How Will You Celebrate Random Acts of Kindness Week?

The first piece of artwork Biz sold through his art "store."

The first piece of artwork Biz sold through his art “store.”

“When will we be at the next troll?”

“The next troll?” I asked as I turned to figure out what Biz was talking about. He was drawing away in the backseat of the car.

“The troll, Mom. When will we get there?”

“Do you mean the tollbooth?”

“YES! The troll booth.”

“We’ll be to the next one soon. And it’s called a tollbooth. Why do you ask?”

At this point G and my husband were giggling at Biz’s semantics as we drove along the New York Thruway, heading home from an epic Syracuse trip on New Year’s Day.

“Oh. Toll booth. I have a picture for the tollbooth people.”

My husband often lets whoever is sitting behind the driver hand the money to the person at the tollbooth. As the car slows and the window rolls down, he reminds either G or Biz to greet the person in the tollbooth and to remember to say thank you when we drive away. That day, we wished everyone a happy new year.

Our last two stops at the toll booth included a greeting, a happy new year and an original piece of artwork from Biz. It was completely random and completely Biz’s idea.

The first recipient of the artwork was an older woman with a blank face. She received the money and the small picture and didn’t flinch. Until she realized what she had in her hand. My husband explained that Biz, age 5, wanted to give her a picture he drew. Her face lit up with a huge smile, and she shared that she used to teach preschool. She leaned over to personally thank Biz.

The second recipient was a younger woman. When she saw the picture, she smiled an equally big smile, giggled a bit and told us we made her day.

We’ll probably never see those women again, but I’d like to think that we Biz made them a little happier about working a major holiday in a tollbooth. Who knows? Maybe they responded by performing their own acts of kindness.

five_rak_week_balloons-043efa2ac003ba48dc1c9f0ea7dc8265I share this story with you because today marks the first day of Random Acts of Kindness Week. From February 10-16, 2014, you are encouraged to “step out of your normal routine or comfort zone and attempt a new random act of kindness each day.”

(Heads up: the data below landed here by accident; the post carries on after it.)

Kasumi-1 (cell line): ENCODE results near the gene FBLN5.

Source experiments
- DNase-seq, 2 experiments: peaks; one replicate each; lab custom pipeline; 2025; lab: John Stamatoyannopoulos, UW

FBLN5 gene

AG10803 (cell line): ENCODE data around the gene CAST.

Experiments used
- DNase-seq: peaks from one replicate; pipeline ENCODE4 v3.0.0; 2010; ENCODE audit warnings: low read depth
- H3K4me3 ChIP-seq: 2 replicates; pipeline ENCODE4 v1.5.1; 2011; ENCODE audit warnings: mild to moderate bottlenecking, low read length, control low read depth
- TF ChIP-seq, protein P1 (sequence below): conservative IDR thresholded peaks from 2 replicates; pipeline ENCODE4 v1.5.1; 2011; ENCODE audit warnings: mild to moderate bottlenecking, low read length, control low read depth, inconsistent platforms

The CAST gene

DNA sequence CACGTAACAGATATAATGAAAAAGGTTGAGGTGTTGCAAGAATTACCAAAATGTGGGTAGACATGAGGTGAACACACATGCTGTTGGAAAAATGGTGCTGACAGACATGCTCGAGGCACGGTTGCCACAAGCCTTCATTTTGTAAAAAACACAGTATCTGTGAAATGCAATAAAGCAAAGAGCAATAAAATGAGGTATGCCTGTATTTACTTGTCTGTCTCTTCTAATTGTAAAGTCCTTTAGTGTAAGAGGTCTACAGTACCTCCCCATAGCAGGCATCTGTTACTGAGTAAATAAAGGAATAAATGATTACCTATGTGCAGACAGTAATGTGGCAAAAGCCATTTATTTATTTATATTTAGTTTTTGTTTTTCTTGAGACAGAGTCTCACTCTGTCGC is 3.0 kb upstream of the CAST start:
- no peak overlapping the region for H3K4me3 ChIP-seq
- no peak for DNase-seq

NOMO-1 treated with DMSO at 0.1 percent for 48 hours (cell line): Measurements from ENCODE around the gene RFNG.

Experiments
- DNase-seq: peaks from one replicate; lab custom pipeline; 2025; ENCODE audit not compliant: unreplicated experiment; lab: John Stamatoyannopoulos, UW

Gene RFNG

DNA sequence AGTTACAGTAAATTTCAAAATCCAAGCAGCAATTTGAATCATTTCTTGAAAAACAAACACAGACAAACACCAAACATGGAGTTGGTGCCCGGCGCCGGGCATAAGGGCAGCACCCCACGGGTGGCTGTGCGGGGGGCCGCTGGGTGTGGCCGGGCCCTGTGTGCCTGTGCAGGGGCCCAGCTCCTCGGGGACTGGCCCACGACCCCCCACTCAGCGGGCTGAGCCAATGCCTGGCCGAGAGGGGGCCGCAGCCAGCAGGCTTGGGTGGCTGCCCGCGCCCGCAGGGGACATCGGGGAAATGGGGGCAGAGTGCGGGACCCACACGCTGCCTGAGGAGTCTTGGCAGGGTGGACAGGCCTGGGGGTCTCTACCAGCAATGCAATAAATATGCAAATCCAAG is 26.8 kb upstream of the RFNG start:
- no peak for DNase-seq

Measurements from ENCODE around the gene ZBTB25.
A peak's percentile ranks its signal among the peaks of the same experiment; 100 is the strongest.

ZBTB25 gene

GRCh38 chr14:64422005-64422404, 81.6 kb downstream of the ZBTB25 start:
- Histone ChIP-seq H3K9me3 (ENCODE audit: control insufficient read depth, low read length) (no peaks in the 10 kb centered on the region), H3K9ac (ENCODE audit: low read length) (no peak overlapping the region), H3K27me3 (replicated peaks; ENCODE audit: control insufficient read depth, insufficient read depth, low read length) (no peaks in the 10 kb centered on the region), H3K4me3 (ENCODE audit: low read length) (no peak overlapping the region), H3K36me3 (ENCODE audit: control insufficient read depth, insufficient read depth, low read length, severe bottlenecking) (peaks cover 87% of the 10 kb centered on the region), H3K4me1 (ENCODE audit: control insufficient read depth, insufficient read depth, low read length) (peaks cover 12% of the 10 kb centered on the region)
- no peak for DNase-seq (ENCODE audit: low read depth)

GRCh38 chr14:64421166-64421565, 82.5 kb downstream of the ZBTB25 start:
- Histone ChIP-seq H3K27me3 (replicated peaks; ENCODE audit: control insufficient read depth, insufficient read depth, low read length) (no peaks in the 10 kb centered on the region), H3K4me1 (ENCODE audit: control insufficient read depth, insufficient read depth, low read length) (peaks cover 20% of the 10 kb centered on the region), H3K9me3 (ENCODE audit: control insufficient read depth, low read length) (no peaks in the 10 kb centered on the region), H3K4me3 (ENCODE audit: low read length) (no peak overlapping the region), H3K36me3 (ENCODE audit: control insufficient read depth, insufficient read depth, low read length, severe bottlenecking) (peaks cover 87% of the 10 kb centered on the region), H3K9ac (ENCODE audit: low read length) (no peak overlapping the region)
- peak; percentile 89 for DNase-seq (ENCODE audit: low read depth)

The Random Acts of Kindness Foundation website has tons of kindness ideas and resources. You can even download a RAK Week bookmark, write something kind on it, and leave it in a book you find at a local library or bookstore. Imagine the happiness you’ll spread!

Yesterday, on my Simple Giving Lab tumblr blog, I shared 10 kindness ideas to get you inspired. You can also check out this list I created on SkinnyScoop for even more inspiration.

What will you do to celebrate Random Acts of Kindness Week?

p.s. Be sure to share your own kindness acts on Simple Giving Lab to inspire others!

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DIY Artwork: Vintage Advertising Collage Art

I live in an old house. As far as we can tell, it was built in 1892. This means that our walls are primarily made of horsehair plaster. This also means that it’s nearly impossible to feel confident about hanging anything remotely heavy on the walls.

Case in point, the shelf housing several of my work binders came tumbling down in my office, barely hitting my brand new 27″ iMac on the way down. Not cool.

I decided to ditch the shelf and put some artwork on the wall instead. Because I look at this wall as I work (which is primarily writing), I wanted it to be something that might inspire me. Or, at least make me smile.

Instead of looking around for artwork, I decided to make my own. (I’m picky, and it would have taken me forever to pick something out.)

I pulled out a collection of old magazines I bought at a flea market. The magazines were from the 1960s and were mainly bought for the ads. I have a degree in advertising and love looking at old, vintage ads. Vintage European ads are pretty awesome as well.

Anyway, I cut out some ads and images that caught my eye using an exacto knife. I then started placing them on a large canvas I bought at our local craft store to make a collage.

Realizing that I would have some white space, I decided to take my acrylic paints out and started to paint the canvas. I used broad, random brush strokes and didn’t pay much attention to making the color consistent. I just wanted a basic background for my vintage ad collage.

Once the canvas was dry, I started to lay out my ads again. The color made a big difference. I then decoupaged the ads to the canvas, using a roller to get them as smooth as possible. (I still ended up with some wrinkles, but I decided it looked kind of cool and didn’t stress over the imperfection.)
I moved the ads around quite a bit as I was decoupaging until I found the arrangement I liked. I was thinking about using some paint to add some extra details to the artwork, but I didn’t want to complicate things. It’s up on my wall now, and I kind of like it the way it is.

What do you think?

The Legible Artwork Milestone: Family Portrait

In the past, I’ve doted written about some of my older son’s artwork. G has created some pretty cool stuff that I love.

Lately, I’ve noticed that Biz is starting to progress in his own artwork. Case in point:

It’s a family portrait, as I’m sure you can see.

My husband is the big bald one. I’m the one (only one) with the crazy hair. G and Biz are floating behind.

Not too shabby for a 3 year old. We’ll eventually get bodies and arms.

As he’ll tell you, he can draw all kinds of things now, like “guys, spiders, water and hot lava.”

The possibilities are endless.

It’s exciting to hit the milestone where you can actually see what your child is drawing without it being explained to you.

Darn, I guess this means my boys are growing up.

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